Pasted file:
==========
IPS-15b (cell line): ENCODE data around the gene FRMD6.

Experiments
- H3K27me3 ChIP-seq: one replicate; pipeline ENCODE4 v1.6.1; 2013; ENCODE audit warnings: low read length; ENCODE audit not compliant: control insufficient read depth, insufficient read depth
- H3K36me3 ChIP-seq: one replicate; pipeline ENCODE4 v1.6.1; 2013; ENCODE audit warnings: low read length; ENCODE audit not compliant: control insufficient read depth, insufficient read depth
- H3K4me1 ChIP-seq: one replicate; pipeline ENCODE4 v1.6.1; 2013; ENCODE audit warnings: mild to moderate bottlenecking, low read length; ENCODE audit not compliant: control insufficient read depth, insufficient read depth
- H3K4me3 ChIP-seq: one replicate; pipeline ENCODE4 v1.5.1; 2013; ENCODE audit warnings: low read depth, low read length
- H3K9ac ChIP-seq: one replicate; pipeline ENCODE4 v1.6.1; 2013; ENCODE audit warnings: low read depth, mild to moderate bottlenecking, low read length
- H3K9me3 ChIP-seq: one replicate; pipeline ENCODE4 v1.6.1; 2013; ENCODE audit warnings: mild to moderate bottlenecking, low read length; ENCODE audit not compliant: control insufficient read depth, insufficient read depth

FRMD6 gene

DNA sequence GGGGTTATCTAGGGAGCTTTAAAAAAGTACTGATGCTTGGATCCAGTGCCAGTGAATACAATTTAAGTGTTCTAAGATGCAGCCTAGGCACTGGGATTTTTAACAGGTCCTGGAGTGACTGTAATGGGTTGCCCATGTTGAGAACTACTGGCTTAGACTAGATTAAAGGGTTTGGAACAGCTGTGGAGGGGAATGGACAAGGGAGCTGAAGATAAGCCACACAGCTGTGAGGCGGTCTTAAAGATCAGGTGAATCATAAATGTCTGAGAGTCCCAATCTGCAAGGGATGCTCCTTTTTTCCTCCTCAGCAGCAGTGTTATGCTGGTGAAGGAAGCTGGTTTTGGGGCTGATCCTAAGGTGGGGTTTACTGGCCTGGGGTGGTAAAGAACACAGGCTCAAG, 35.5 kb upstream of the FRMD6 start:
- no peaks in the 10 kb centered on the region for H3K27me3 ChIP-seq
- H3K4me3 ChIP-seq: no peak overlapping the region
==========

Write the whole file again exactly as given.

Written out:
IPS-15b (cell line): ENCODE data around the gene FRMD6.

Experiments
- H3K27me3 ChIP-seq: one replicate; pipeline ENCODE4 v1.6.1; 2013; ENCODE audit warnings: low read length; ENCODE audit not compliant: control insufficient read depth, insufficient read depth
- H3K36me3 ChIP-seq: one replicate; pipeline ENCODE4 v1.6.1; 2013; ENCODE audit warnings: low read length; ENCODE audit not compliant: control insufficient read depth, insufficient read depth
- H3K4me1 ChIP-seq: one replicate; pipeline ENCODE4 v1.6.1; 2013; ENCODE audit warnings: mild to moderate bottlenecking, low read length; ENCODE audit not compliant: control insufficient read depth, insufficient read depth
- H3K4me3 ChIP-seq: one replicate; pipeline ENCODE4 v1.5.1; 2013; ENCODE audit warnings: low read depth, low read length
- H3K9ac ChIP-seq: one replicate; pipeline ENCODE4 v1.6.1; 2013; ENCODE audit warnings: low read depth, mild to moderate bottlenecking, low read length
- H3K9me3 ChIP-seq: one replicate; pipeline ENCODE4 v1.6.1; 2013; ENCODE audit warnings: mild to moderate bottlenecking, low read length; ENCODE audit not compliant: control insufficient read depth, insufficient read depth

FRMD6 gene

DNA sequence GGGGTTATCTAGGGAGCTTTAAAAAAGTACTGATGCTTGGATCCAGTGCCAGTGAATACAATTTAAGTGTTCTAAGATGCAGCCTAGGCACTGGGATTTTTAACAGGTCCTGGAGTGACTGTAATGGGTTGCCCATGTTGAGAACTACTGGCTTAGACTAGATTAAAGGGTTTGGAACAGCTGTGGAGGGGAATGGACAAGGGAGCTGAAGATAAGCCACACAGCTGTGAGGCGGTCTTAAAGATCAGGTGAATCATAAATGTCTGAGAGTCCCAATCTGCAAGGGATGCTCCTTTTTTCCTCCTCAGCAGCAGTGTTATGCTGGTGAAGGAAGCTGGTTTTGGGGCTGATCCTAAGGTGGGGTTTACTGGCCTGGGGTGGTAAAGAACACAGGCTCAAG, 35.5 kb upstream of the FRMD6 start:
- no peaks in the 10 kb centered on the region for H3K27me3 ChIP-seq
- H3K4me3 ChIP-seq: no peak overlapping the region